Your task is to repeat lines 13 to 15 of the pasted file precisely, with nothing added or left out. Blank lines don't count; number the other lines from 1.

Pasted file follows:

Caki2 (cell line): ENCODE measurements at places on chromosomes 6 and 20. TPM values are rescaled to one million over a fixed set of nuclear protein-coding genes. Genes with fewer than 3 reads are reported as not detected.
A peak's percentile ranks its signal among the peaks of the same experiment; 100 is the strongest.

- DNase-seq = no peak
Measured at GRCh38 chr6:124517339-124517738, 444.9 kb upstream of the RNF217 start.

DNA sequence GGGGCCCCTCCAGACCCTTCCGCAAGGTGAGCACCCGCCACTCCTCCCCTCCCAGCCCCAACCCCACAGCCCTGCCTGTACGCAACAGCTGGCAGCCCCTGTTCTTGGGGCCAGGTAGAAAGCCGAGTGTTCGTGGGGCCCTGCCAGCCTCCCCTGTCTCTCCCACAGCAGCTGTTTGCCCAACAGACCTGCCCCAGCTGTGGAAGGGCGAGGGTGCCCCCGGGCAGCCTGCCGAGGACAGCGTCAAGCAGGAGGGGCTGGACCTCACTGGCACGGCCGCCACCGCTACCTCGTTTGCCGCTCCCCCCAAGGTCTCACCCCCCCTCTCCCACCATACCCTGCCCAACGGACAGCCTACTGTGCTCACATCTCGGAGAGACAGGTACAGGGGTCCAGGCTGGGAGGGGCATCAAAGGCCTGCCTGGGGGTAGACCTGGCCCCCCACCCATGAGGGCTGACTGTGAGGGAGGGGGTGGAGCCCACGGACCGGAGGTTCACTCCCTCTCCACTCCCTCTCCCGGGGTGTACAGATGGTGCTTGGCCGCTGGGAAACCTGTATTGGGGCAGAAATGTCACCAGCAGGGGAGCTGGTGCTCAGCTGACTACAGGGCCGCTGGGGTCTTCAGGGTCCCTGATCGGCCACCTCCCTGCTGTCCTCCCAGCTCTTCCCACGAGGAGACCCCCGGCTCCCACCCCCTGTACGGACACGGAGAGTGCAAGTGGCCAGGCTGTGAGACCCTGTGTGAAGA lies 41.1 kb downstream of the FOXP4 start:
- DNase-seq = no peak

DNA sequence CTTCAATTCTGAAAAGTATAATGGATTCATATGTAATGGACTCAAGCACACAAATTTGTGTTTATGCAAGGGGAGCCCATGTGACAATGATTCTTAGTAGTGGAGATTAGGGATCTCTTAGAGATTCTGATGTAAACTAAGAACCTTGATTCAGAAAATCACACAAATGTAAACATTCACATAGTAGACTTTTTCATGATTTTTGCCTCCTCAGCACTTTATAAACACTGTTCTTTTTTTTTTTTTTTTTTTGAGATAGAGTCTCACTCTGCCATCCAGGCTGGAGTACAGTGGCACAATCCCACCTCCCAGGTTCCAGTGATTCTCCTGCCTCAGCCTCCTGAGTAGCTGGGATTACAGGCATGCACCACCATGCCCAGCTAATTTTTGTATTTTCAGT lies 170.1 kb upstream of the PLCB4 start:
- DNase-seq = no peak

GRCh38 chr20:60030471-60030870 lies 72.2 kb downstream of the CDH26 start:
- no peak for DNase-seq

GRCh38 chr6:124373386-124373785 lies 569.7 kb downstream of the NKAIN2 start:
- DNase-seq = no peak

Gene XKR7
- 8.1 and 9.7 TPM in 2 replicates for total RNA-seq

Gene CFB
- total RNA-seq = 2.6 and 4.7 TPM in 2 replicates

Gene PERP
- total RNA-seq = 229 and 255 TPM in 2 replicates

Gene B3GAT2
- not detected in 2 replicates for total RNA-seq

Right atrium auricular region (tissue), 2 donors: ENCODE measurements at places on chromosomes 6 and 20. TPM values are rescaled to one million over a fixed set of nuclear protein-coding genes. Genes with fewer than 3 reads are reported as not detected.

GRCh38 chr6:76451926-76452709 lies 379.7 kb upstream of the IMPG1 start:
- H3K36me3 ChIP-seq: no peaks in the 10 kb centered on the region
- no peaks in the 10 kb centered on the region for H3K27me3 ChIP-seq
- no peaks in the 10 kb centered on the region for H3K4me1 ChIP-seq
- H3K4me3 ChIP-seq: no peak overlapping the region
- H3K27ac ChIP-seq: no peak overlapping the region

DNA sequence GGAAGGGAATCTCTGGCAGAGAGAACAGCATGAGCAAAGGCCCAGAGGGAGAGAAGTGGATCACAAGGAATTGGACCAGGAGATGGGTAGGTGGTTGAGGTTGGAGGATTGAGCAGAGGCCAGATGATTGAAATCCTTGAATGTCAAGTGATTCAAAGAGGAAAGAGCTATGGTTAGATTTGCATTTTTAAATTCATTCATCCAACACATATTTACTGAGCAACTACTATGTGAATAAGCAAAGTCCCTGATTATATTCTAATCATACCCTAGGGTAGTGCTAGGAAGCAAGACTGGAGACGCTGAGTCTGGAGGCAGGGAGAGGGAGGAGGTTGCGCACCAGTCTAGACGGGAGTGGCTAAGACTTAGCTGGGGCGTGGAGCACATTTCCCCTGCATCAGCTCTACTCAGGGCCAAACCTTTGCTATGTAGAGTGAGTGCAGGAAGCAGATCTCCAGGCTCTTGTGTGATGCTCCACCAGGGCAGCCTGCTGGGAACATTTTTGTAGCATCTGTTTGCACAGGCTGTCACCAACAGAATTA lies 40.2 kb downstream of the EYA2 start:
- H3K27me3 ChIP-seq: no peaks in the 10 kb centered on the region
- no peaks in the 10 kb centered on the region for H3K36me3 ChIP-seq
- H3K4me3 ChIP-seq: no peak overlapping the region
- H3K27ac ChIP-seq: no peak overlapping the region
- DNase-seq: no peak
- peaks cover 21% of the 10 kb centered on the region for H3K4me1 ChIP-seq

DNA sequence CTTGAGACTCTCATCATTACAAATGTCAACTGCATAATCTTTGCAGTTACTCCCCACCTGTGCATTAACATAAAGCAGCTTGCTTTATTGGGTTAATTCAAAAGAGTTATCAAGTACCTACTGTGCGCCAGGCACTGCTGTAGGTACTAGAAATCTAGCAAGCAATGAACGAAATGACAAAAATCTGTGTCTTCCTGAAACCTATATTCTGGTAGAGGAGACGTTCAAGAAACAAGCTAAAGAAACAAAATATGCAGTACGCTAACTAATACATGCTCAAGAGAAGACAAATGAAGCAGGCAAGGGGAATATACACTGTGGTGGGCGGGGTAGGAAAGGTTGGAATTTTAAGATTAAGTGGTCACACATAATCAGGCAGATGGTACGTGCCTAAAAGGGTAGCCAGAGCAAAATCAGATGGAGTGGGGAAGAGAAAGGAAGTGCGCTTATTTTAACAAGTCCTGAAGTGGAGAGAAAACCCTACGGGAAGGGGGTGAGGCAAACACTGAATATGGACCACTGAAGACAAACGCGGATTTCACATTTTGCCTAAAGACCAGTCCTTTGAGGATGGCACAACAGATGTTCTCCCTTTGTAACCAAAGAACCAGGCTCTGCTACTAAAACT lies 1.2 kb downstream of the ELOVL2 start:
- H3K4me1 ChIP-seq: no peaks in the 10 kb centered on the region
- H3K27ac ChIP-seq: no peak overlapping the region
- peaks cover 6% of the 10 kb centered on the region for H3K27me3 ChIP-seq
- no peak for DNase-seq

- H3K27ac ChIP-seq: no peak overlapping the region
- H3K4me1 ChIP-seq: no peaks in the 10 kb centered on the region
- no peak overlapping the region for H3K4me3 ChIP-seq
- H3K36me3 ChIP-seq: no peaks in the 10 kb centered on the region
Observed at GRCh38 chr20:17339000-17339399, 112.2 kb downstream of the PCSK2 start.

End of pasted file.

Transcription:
Gene XKR7
- 8.1 and 9.7 TPM in 2 replicates for total RNA-seq

Gene CFB